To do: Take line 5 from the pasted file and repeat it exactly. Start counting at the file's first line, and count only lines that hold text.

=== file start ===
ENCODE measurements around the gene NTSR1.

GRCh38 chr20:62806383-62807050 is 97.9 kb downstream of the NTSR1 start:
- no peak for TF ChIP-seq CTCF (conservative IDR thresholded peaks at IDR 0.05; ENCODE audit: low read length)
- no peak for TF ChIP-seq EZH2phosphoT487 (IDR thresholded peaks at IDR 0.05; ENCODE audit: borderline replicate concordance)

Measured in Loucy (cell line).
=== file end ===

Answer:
Measured in Loucy (cell line).